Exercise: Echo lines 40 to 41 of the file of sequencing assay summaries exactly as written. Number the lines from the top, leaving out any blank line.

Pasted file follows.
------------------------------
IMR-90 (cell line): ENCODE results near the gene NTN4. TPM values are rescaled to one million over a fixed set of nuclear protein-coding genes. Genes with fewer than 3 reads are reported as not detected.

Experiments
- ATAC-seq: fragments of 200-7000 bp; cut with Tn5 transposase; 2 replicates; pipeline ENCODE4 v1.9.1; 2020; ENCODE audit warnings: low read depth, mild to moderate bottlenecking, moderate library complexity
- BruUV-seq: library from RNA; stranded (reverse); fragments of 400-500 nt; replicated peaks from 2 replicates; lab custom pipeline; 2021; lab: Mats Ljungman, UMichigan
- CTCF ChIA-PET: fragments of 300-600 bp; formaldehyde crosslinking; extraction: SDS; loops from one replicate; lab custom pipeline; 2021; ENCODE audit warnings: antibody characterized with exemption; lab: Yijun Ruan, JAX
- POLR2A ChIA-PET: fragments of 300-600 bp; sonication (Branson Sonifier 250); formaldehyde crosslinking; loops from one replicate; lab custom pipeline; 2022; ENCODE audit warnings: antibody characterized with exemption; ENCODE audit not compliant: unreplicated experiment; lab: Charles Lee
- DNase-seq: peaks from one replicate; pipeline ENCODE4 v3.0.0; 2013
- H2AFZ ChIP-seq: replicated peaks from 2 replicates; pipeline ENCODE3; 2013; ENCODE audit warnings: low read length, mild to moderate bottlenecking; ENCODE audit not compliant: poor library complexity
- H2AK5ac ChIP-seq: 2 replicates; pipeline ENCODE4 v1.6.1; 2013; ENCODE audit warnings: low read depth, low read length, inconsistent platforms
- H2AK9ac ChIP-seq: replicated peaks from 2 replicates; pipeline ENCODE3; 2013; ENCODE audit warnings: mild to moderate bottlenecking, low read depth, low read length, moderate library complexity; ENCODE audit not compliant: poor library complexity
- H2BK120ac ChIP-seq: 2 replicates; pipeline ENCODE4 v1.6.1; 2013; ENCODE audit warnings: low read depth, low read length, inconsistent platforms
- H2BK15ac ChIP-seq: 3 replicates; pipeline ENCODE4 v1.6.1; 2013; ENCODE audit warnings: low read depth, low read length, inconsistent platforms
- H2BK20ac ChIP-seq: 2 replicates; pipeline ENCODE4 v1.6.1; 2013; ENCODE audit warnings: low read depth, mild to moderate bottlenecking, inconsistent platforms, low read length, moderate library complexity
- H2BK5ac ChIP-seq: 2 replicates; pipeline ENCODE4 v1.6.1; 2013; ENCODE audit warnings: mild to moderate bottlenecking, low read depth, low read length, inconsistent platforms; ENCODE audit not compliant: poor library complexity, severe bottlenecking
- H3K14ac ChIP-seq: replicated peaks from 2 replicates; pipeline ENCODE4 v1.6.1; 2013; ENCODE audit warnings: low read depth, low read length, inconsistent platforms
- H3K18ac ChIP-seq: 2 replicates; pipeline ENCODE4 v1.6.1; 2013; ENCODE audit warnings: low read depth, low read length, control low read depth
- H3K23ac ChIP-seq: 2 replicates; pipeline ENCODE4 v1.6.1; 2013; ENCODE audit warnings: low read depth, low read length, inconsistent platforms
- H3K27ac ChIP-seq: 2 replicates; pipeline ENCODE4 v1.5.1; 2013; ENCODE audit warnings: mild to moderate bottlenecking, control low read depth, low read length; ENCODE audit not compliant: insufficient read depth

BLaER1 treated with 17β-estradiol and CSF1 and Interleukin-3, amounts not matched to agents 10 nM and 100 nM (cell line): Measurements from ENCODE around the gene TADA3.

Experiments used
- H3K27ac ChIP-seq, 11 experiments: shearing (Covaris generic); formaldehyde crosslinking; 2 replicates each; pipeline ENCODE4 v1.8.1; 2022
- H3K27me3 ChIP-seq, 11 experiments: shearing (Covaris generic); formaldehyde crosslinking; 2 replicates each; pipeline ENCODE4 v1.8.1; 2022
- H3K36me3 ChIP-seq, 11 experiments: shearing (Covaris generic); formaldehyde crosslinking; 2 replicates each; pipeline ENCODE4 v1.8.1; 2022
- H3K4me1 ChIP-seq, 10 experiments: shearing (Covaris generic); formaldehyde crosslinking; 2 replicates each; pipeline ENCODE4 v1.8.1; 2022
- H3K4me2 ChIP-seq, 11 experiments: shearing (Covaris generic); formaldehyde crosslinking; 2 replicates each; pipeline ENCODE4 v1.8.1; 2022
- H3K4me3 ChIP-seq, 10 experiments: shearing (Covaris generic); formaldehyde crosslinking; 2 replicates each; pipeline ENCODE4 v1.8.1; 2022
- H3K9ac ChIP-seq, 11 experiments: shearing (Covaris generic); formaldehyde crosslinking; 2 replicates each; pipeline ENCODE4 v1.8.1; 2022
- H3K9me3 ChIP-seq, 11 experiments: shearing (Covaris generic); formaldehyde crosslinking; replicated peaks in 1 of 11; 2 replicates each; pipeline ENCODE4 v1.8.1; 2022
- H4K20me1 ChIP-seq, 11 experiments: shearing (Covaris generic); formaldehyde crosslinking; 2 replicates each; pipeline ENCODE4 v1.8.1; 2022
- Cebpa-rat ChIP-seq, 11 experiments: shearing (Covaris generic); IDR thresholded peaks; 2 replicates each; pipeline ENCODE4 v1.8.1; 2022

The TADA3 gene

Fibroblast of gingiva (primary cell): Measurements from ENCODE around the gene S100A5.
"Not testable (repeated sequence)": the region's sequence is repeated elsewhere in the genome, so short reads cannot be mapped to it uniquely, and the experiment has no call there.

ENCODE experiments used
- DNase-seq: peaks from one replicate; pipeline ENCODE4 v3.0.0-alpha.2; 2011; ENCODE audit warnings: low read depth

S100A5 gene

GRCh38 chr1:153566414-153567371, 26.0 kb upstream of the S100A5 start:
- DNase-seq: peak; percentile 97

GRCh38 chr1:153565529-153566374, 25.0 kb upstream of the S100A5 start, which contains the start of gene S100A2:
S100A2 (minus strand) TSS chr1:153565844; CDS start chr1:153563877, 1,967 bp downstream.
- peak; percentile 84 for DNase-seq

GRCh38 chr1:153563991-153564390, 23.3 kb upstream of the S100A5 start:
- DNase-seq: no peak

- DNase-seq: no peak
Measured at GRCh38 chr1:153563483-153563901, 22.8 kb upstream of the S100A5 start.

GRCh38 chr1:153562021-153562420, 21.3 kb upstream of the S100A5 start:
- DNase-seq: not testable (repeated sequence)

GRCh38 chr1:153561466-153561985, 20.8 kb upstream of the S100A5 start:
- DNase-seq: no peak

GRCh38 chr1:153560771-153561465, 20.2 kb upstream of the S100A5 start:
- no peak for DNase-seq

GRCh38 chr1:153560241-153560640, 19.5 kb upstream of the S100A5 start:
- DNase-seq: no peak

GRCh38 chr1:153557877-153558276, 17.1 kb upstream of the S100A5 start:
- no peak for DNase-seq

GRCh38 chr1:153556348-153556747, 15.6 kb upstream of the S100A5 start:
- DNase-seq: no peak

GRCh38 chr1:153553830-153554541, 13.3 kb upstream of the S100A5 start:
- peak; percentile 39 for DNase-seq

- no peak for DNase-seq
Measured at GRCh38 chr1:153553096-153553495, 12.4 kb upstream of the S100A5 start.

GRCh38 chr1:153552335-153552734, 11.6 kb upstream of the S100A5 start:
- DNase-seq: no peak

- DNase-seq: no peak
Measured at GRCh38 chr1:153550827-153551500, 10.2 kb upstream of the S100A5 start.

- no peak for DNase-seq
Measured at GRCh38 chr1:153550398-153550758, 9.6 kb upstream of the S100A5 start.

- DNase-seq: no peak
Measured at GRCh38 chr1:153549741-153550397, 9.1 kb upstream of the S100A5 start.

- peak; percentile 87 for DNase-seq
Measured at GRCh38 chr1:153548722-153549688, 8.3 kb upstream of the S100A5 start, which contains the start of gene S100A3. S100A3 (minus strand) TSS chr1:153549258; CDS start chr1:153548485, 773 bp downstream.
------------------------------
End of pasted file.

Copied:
S100A2 (minus strand) TSS chr1:153565844; CDS start chr1:153563877, 1,967 bp downstream.
- peak; percentile 84 for DNase-seq